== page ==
The Sagar Vijay
The Sagar Vijay is a mid-water floater drill ship owned by the Oil & Natural Gas Corporation (ONGC). It was designed by Hitachi Zosen and built at Japan’s Skai Shipyard as part of the Pelican Class in 1985.
Spanning a length of just under 479 feet and a breadth of 80 feet, the Sagar Vijay possesses a gross tonnage of 11,104 and a deadweight of 9,239 tons. The maximum water depth it can used in is 2,950 feet and the deepest it can drill is 20,000 feet.
In 1996, the Sagar Vijay sustained damage from a cyclone, resulting in a 16-month repair that cost approximately $16.5 million. In 2006, more upgrades on the Sagar Vijay were completed at the Cochin Shipyard in Kochi, India, which allowed the ship to have state-of-the-art technology for top drive systems installed. To accomplish this particular aspect of the refurbishment, roughly 25 feet was added to the ship’s derrick.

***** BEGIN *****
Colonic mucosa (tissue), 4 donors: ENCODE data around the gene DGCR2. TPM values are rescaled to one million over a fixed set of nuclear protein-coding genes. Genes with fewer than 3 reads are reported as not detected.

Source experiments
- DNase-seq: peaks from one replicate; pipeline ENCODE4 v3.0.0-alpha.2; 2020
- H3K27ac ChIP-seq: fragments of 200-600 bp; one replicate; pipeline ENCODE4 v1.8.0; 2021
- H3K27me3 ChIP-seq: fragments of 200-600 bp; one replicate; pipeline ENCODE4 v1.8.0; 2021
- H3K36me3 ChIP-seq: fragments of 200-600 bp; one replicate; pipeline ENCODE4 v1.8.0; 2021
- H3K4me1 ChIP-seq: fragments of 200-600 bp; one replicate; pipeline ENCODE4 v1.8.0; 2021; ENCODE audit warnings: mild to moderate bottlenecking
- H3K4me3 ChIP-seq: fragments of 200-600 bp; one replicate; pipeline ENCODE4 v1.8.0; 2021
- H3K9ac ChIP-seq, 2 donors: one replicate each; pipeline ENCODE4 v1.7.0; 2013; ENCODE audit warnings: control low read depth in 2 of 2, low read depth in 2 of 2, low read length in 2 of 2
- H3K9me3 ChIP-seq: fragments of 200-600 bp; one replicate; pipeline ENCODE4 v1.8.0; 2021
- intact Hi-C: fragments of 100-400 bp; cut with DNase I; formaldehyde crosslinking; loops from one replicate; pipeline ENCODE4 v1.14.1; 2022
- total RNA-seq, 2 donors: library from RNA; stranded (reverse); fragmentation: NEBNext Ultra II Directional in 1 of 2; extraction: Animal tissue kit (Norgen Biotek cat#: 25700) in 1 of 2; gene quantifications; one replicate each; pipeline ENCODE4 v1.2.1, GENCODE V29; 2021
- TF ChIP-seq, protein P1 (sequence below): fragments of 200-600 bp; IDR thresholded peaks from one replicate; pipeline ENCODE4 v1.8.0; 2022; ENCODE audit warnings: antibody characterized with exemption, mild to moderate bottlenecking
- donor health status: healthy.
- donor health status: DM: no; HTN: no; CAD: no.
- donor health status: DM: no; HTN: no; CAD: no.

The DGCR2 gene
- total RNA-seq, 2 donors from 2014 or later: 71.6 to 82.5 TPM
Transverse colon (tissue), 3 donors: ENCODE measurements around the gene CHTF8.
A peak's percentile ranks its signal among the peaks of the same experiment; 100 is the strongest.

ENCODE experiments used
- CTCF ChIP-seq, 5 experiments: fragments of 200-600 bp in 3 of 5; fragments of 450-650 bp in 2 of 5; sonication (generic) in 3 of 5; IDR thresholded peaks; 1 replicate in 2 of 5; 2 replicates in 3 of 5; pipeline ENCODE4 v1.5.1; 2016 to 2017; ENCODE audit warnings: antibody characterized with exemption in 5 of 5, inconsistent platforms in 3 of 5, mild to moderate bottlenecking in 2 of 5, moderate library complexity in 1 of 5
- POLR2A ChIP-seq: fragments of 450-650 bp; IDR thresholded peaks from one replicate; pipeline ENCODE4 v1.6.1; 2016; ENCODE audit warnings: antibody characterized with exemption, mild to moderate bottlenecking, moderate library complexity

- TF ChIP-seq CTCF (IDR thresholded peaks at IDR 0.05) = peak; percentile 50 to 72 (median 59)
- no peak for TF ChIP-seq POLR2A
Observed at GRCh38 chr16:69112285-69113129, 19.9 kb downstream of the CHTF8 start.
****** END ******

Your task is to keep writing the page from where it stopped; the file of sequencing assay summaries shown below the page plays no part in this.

Also, nearly 5,000 feet of piping and 200 tons of steel were replaced. New items installed included an ARPA radar, an automatic ID system, a casing tong, a cement mixer that re-circulates and an iron roughneck.
Finally, upgrades were handled for refrigeration, drilling instrumentation and air conditioning. All of these improvements went under review of both the American Bureau of Shipping and many of the top architects in naval shipping gave their okay to put the ship back into operation.
Currently based in India, the Sagar Vijay has been managed since 2010 by the Shipping Corporation of India. Despite those upgrades, ONGC faced criticism in the wake of an anchor from the ship snapping. That controversy began after a subsequent ship suffered the same fate. In the latter instance, drifting by that ship caused the well that had been drilled to be shut down.